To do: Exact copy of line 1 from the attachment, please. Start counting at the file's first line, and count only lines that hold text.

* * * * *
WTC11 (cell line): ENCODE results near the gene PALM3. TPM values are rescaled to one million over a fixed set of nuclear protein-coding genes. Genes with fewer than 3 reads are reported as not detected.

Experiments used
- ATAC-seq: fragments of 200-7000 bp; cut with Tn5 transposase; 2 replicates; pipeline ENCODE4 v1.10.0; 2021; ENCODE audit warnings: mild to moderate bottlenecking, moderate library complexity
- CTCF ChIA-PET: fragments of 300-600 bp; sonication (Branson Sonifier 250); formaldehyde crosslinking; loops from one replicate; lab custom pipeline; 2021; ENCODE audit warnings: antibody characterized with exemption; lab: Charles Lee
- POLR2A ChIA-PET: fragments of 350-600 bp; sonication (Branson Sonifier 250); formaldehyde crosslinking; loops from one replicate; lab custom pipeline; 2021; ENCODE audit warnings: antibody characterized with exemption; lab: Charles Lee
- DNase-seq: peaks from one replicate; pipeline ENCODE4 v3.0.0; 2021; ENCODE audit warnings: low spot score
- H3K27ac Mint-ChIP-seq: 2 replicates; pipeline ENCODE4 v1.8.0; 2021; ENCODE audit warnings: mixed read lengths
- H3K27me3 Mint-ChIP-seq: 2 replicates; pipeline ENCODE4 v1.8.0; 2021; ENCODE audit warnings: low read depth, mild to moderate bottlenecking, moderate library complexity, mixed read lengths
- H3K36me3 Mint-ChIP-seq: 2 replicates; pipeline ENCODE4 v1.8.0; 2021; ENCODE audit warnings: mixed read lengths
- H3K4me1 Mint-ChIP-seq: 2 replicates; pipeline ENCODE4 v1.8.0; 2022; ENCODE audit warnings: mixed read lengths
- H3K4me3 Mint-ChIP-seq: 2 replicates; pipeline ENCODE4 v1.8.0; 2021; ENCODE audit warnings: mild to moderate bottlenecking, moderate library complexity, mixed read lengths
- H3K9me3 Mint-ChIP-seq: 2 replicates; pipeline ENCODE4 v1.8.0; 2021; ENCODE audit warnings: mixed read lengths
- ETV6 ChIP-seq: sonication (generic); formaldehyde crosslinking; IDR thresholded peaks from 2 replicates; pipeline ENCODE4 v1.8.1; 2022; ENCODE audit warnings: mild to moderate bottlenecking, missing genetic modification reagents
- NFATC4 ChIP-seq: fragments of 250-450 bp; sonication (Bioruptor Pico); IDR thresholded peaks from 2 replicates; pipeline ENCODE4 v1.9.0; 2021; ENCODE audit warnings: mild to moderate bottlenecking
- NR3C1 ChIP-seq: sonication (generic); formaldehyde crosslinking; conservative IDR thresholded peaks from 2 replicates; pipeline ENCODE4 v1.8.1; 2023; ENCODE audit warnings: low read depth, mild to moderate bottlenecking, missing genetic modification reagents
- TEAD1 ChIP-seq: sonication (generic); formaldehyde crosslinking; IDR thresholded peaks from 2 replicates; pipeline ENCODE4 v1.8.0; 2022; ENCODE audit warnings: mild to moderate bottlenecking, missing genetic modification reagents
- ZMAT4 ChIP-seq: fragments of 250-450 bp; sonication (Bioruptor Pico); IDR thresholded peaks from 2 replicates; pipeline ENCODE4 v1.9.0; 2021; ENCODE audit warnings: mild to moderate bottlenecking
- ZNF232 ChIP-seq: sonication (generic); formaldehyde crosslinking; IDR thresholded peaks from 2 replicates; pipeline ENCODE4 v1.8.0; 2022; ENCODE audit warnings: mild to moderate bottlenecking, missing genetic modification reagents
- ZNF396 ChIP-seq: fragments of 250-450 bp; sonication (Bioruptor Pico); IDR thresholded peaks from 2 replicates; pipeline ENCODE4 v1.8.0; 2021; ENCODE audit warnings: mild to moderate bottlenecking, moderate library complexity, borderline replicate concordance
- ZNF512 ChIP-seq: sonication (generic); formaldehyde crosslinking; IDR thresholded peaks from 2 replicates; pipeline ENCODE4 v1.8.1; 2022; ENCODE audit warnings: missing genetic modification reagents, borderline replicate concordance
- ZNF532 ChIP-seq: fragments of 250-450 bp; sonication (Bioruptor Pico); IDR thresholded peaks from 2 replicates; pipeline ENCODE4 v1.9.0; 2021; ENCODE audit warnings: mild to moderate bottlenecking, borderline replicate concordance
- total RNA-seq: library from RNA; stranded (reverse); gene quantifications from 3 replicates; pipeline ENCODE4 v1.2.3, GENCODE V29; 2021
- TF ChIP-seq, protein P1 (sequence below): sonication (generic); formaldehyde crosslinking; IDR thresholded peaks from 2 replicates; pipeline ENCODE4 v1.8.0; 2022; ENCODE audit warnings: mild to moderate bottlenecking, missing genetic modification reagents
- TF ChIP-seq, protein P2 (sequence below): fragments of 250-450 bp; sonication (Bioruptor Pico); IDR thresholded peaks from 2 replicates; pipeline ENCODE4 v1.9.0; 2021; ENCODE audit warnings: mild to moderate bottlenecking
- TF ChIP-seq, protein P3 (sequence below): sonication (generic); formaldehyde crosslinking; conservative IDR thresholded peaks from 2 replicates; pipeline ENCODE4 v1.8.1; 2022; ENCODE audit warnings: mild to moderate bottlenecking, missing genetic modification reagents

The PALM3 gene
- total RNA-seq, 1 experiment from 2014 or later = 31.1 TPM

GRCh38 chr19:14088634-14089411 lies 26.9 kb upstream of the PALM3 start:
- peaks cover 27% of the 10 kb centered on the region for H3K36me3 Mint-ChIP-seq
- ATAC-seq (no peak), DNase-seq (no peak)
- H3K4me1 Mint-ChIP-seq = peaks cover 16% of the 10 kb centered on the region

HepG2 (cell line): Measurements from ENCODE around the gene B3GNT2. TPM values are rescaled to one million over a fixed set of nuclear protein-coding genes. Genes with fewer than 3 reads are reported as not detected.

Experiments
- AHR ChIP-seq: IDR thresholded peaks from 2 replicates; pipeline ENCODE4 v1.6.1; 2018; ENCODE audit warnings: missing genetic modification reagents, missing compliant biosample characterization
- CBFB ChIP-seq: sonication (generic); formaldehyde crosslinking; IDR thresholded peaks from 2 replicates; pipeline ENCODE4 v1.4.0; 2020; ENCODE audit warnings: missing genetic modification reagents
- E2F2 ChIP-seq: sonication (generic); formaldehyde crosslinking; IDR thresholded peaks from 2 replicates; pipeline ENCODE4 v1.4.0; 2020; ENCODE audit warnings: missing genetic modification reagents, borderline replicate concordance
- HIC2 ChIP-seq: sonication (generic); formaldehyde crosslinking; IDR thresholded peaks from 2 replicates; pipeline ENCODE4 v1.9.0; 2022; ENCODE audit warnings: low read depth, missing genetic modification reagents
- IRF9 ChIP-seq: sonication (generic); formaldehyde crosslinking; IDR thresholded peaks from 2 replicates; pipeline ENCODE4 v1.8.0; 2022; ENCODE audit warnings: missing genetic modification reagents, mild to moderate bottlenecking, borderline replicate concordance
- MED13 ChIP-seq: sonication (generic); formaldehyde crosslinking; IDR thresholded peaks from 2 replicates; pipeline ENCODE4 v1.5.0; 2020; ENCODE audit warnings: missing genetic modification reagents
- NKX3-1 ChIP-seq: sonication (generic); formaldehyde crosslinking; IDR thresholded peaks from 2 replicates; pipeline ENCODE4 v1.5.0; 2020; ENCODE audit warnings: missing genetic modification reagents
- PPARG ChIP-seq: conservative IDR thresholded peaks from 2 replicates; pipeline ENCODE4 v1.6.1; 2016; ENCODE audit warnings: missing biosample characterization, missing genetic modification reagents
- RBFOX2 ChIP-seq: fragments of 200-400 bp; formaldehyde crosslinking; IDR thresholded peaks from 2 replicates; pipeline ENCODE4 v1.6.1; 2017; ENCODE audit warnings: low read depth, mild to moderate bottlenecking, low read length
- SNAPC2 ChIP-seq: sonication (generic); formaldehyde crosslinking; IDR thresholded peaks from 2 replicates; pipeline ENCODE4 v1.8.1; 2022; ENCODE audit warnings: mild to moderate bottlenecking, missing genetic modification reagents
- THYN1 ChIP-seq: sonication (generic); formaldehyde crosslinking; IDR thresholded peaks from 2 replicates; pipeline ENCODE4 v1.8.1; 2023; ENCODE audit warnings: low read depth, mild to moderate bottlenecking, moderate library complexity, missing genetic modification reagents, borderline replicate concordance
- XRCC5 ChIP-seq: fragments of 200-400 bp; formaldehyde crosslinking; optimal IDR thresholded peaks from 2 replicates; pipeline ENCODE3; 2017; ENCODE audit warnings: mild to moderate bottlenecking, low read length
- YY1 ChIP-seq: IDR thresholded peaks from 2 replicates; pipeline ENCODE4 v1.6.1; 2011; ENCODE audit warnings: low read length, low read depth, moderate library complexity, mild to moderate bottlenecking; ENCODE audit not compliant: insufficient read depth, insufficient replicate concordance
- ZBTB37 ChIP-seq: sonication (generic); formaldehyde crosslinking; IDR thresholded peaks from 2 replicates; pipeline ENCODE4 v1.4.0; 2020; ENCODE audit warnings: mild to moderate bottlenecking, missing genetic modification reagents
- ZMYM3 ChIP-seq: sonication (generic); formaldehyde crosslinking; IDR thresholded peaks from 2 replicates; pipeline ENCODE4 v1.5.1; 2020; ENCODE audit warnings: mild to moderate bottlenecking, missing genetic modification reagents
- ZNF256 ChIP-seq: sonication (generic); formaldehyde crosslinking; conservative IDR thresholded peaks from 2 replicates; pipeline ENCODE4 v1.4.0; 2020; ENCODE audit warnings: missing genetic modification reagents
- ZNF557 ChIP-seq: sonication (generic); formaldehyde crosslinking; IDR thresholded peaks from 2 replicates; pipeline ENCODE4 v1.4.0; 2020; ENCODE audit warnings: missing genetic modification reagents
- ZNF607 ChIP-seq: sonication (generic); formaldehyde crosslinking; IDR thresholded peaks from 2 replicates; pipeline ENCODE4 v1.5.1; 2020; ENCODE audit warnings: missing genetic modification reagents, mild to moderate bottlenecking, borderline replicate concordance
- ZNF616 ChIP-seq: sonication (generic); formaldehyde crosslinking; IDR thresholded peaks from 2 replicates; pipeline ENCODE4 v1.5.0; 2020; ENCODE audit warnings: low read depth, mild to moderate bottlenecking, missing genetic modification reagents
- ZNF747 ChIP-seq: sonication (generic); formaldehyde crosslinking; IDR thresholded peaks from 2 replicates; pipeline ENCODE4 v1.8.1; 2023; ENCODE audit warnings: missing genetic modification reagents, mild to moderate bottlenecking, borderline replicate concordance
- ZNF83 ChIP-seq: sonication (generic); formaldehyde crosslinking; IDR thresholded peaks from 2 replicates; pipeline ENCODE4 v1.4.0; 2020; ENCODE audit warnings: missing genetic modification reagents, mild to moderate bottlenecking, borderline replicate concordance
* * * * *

WTC11 (cell line): ENCODE results near the gene PALM3. TPM values are rescaled to one million over a fixed set of nuclear protein-coding genes. Genes with fewer than 3 reads are reported as not detected.